Hong Kong's Fight for Internet Privacy

So many of us depend on the Internet today for access to information and communication (and, of course, the occasional meme) that it’s hard to imagine what it would be like if something were to threaten our unrestricted access to all of that.

Well, unfortunately for the people of Hong Kong, losing access to the open Internet is now a very real possibility that Hong Kong must confront in the wake of the announcement of a new national security law by the Chinese government.

On May 21, the Chinese government announced its plans for a new national security law for Hong Kong that would allow China the power to suppress subversion, secession, terrorism in Hong Kong – anything that China deems to be a potential threat to national security. The national security law has raised concerns of infringing on the civil liberties of Hong Kong and the freedoms of its citizens.

Hong Kong Citizens Protest National Security Law

Image Credits: Time.com

The “Great Firewall” of China

As a semi-autonomous city, Hong Kong currently does allow the open Internet as well as the use of VPNs and U.S.-based apps or websites like Google, Facebook, Twitter, and WhatsApp – which, in contrast, are banned in mainland China. The new security law threatens to tighten China’s grip on Hong Kong’s access to the open Internet, potentially leading to increased surveillance and censorship by the Chinese government.

In mainland China, the Chinese government maintains strong Internet controls, which are used to censor and block content from Chinese citizens as well as monitor and surveil their online presence. For example, controversial events and foreign news is often censored from Chinese news coverage online. Anti-government communications or actions (such as signing online petitions) can be monitored online.

China also collects tons of data on its citizens, from using surveillance software on smartphones for pictures and texts to collecting consumer information through online shopping and mobile payment platforms.

In its attempt to maintain its tight grip on Internet access, the Chinese government has arrested or shut down many VPN providers, as VPNs can be used to bypass the what has been called the “Great Firewall” of China, or the government’s restrictions on the open Internet.

Hong Kong is Worried, VPN Interest Spikes

One of the freedoms that Hong Kong is worried about is their access to the Internet, which is currently unrestricted compared to the tight grip that the Chinese government has on the Internet in China through censorship. Along with that also comes the possibility of increased surveillance by China, putting Hong Kong citizens’ freedom of speech into question as well. Many Hong Kong citizens fear that the new security law will impact their ability to communicate online with each other and with the outside world, and we can see their concerns manifested in the huge rush to find and download VPN services in the wake of the new security law.

According to data from Google Trends, search interest for the keyword “VPN” increased by a whopping 1680% compared to the day before, hitting a record high in Hong Kong.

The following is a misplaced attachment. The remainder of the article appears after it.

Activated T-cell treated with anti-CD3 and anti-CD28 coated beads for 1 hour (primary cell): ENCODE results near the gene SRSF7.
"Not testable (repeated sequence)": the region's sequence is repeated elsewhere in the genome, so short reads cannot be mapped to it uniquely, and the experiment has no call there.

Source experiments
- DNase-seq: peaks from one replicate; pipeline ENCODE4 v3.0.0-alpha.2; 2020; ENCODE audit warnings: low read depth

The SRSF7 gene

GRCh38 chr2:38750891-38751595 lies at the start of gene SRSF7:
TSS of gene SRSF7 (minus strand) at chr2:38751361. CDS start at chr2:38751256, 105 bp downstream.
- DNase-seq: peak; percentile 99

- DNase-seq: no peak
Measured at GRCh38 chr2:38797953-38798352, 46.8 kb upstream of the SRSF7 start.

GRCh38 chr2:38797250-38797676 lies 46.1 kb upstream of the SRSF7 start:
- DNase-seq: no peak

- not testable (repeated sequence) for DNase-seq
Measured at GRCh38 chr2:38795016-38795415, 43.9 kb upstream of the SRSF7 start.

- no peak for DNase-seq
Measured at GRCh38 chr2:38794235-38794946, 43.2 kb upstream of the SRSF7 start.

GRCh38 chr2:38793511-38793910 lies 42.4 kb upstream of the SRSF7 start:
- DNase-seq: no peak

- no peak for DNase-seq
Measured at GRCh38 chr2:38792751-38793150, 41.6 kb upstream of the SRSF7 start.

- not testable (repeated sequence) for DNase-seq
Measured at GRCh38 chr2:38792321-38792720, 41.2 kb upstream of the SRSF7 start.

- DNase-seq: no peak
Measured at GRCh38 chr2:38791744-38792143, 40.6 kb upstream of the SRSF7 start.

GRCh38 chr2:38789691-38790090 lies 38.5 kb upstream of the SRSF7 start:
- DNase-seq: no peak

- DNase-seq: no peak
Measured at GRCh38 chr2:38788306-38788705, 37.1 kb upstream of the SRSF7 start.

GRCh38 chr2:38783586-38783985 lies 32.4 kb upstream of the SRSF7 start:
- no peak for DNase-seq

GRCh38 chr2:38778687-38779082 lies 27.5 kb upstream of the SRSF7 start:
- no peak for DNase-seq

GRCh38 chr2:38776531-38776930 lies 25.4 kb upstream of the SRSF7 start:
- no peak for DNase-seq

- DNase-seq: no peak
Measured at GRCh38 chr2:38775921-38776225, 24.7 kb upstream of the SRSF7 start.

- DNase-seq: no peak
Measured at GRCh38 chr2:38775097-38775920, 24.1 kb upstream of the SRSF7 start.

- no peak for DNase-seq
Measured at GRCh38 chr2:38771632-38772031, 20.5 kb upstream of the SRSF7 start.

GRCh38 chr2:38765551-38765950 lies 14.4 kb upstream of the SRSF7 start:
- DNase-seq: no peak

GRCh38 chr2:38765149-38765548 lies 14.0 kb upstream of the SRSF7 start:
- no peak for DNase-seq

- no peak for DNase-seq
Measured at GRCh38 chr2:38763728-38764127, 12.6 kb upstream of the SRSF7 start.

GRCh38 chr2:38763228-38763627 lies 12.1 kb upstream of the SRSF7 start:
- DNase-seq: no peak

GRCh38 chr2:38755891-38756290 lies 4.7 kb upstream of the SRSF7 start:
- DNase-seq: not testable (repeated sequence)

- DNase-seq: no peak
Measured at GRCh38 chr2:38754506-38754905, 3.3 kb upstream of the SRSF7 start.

Several VPN providers reported surges in downloads of their services in Hong Kong. For example, just hours after the new law was announced, the company NordVPN experienced a surge in inquiries about its VPN service in Hong Kong, receiving 120 times more downloads on that day compared to the day before. In response to the surge in downloads, NordVPN has plans to add new servers in Hong Kong as well as Taiwan to support the spike in demand for their VPN service. NordVPN also saw a similar spike in VPN downloads in Hong Kong back in October of last year, when people in Hong Kong were protesting an extradition law by the Chinese government.

Similarly, the company Surfshark experienced a 700% increase in Hong Kong sales of its VPN service. Both NordVPN and Surfshark are VPN providers that offer their VPN service through paid plans.

Increase in Surfshark VPN

Image Credits: Surfshark

On the same day, Apple’s Hong Kong app store also saw a sudden increase in VPN downloads, with VPN apps occupying 7 spots out of the 10 most downloaded apps.

Why You Should Care about What’s Going on in Hong Kong

If you care about personal freedoms like access to the open Internet and online privacy, you should care about Hong Kong’s fight against the Chinese government’s attempt to take these basic online freedoms away from Hong Kong citizens. Especially in the broader context of Hong Kong’s political protests and resistance against China, online privacy and unrestricted access to the Internet is crucial for Hong Kong citizens to stay informed and connected with each other, as well as to garner support from the rest of the world.

Protestors need online privacy to organize, participate, and communicate with others without fearing that their online activity might be surveilled and used against them by the government. Hong Kong citizens need uncensored access to social media and news platforms where they can raise awareness and traction for the movement, stay informed, and find support and community online during a difficult time. Journalists need access to the open Internet and online communication tools to provide reliable and updated news for Hong Kong citizens and to tell their story to the rest of the world.

Hong Kong Protestors with Smartphones

Image Credits: The New Yorker

In today’s world, the Internet is an incredibly powerful platform for social and political change – we can see that with the huge role that social media has played in movements such as #BlackLivesMatter in the U.S. – and we should support Hong Kong in its fight to maintain a free Internet for its citizens.


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